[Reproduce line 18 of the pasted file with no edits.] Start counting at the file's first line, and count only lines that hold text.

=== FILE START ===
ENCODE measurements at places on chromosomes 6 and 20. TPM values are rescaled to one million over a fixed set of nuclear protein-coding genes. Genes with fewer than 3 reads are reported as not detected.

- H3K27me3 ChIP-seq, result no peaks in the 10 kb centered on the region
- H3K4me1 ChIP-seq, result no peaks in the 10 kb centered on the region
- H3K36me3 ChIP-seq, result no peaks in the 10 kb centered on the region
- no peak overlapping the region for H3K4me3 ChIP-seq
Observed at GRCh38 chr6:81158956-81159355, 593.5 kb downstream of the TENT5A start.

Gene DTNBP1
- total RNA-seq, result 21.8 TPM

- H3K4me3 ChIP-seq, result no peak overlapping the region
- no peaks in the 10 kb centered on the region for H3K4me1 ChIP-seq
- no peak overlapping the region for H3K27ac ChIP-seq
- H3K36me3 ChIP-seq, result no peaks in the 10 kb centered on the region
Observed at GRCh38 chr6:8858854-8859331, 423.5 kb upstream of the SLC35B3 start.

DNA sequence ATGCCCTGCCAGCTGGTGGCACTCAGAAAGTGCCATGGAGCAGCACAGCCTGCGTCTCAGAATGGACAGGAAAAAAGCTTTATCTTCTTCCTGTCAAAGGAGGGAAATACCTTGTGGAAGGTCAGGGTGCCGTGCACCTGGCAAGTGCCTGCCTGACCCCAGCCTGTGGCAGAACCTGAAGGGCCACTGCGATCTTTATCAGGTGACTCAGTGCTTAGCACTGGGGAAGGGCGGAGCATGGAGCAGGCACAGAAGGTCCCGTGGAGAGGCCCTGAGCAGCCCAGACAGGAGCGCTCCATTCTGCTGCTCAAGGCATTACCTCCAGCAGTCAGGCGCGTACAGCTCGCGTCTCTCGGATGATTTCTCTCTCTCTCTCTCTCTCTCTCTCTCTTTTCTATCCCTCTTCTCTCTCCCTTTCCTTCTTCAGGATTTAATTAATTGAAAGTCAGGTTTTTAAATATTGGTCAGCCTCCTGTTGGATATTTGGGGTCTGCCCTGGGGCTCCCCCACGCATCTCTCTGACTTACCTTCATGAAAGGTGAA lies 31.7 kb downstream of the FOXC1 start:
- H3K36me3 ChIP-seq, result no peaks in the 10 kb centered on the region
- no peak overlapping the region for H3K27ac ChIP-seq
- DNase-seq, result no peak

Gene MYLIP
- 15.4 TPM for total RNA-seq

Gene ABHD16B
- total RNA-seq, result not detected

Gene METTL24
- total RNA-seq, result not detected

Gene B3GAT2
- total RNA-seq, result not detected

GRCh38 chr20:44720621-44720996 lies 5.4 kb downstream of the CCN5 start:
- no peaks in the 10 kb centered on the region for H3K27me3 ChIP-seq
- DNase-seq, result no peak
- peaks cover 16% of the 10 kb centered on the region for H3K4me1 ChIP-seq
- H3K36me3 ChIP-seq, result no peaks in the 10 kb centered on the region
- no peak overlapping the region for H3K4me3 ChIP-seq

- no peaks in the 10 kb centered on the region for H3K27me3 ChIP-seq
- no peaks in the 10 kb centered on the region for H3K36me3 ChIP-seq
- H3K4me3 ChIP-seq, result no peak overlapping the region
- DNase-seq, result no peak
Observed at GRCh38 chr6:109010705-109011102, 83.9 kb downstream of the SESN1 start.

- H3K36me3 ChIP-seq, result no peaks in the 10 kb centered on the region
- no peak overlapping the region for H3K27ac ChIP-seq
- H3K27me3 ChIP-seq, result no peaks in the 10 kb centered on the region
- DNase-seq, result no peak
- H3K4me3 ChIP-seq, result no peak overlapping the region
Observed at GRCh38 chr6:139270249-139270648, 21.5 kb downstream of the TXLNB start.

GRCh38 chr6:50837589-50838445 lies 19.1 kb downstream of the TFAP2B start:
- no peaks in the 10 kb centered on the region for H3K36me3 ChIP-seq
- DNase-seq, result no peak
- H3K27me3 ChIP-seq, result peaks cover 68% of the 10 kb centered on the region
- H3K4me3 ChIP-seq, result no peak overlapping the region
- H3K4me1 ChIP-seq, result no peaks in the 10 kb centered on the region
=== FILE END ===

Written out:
Gene MYLIP